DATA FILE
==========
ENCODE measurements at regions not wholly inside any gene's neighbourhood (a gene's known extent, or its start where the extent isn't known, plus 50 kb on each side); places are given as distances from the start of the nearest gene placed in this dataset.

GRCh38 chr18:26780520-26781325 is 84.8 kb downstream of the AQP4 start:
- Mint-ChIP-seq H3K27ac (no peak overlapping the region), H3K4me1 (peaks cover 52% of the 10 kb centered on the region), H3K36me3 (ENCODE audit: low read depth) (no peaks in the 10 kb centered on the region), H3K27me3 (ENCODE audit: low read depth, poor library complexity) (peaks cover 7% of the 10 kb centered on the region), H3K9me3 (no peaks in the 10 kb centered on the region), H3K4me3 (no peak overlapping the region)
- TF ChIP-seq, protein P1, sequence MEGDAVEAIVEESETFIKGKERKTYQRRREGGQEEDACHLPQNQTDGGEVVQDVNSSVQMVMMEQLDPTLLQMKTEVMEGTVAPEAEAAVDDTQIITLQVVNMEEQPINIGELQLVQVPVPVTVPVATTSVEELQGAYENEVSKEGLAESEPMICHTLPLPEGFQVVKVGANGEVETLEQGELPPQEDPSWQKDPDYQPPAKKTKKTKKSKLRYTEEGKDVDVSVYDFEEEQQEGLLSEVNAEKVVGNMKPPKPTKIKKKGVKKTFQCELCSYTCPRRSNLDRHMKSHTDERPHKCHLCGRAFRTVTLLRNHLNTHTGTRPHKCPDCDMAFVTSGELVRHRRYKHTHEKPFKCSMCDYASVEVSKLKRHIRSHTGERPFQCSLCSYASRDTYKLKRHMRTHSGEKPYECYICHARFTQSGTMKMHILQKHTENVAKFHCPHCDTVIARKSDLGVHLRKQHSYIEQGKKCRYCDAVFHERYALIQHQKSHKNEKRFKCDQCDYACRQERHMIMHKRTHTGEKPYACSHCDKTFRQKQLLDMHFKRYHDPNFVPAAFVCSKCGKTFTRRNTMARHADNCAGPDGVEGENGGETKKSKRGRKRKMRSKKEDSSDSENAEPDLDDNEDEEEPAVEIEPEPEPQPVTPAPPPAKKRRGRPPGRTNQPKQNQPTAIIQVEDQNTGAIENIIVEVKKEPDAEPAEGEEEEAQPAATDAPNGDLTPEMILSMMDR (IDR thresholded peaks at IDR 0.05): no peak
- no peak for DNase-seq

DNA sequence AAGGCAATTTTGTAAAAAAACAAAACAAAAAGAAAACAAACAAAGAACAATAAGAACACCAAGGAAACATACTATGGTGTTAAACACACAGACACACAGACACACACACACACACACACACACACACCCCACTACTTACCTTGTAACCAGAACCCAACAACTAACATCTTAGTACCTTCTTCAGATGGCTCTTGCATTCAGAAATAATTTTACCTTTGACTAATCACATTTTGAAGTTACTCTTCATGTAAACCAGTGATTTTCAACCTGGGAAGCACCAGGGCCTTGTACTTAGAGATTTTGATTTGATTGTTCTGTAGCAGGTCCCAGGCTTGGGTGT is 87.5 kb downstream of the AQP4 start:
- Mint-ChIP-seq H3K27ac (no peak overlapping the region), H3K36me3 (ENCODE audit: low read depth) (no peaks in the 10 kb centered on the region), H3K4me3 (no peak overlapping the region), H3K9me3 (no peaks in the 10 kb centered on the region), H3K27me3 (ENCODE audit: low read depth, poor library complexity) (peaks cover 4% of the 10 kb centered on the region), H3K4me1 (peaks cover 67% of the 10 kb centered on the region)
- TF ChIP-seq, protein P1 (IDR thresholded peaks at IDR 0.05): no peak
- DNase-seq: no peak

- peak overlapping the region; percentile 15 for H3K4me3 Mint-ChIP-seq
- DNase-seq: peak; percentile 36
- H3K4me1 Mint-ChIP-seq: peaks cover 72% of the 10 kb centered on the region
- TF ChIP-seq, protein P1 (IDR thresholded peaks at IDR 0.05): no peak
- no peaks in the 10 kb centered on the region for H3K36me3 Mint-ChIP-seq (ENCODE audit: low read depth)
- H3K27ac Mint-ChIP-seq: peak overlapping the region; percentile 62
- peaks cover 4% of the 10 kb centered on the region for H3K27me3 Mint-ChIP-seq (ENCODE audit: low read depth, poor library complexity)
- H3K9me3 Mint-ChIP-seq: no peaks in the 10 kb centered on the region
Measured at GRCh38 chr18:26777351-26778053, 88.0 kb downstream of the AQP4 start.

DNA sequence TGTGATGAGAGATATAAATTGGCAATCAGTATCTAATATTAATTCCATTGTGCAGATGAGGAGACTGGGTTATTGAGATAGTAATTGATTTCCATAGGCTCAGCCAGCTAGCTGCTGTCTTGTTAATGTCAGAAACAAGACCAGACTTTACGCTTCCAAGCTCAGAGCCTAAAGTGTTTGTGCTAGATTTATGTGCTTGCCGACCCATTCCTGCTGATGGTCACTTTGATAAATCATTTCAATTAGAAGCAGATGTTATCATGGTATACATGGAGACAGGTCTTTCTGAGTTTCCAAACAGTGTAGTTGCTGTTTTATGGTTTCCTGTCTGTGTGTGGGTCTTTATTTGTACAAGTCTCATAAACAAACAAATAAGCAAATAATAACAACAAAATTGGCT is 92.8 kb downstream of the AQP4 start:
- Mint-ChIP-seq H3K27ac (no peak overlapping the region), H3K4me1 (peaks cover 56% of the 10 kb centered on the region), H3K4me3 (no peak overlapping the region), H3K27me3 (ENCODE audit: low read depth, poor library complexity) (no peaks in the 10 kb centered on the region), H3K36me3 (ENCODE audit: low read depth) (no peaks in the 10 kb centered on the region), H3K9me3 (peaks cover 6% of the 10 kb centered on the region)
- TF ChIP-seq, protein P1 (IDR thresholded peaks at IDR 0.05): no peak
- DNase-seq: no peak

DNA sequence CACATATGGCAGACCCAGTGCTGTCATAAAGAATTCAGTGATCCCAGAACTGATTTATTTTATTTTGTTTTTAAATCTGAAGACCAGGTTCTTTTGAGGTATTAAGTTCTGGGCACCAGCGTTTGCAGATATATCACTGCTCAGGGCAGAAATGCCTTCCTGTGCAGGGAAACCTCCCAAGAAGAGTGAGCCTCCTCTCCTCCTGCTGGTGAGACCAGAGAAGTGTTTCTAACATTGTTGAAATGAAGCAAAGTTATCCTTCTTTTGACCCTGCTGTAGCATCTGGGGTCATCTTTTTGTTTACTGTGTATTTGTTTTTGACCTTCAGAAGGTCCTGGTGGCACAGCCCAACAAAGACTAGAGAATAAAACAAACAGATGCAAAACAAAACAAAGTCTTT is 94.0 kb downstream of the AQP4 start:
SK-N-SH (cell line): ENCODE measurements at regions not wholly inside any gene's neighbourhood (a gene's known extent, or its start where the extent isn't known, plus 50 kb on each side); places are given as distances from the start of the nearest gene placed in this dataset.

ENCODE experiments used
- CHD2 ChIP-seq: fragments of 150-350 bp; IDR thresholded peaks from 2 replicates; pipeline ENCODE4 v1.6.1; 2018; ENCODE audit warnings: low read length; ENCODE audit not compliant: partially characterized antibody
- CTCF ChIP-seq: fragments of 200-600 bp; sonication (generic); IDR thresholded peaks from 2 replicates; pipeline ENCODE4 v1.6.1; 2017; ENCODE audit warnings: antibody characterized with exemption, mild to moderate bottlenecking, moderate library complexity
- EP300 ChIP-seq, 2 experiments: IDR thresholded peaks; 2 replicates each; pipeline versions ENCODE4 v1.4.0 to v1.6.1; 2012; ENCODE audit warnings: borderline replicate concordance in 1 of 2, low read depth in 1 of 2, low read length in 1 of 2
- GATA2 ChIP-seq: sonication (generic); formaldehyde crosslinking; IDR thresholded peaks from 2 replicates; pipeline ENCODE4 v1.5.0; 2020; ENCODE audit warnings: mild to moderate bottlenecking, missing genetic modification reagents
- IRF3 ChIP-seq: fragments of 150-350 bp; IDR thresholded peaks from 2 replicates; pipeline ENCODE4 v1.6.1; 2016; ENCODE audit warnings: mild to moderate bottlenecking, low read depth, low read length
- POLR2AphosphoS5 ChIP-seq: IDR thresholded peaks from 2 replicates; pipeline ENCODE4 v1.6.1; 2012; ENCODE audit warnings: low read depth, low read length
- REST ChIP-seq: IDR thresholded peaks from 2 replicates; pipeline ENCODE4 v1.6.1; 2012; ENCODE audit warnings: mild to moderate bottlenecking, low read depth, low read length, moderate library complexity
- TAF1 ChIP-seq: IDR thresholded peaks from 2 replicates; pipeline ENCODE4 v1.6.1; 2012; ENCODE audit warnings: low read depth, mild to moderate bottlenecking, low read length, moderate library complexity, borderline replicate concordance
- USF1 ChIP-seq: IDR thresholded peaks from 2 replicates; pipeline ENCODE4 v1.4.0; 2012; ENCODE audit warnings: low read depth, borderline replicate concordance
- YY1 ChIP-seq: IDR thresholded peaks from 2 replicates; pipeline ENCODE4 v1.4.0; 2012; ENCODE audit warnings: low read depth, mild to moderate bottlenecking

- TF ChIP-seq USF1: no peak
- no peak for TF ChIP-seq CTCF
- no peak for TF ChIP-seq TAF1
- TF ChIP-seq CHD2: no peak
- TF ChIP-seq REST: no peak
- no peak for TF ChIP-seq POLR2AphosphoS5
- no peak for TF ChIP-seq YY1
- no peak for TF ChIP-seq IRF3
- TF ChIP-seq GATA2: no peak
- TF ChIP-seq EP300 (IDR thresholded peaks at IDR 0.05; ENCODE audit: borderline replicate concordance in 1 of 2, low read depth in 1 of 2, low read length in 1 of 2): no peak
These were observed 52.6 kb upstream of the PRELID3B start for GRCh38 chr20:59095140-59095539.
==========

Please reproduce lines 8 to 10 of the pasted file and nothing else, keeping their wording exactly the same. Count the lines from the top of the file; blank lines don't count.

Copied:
- TF ChIP-seq, protein P1 (IDR thresholded peaks at IDR 0.05): no peak
- DNase-seq: no peak

- peak overlapping the region; percentile 15 for H3K4me3 Mint-ChIP-seq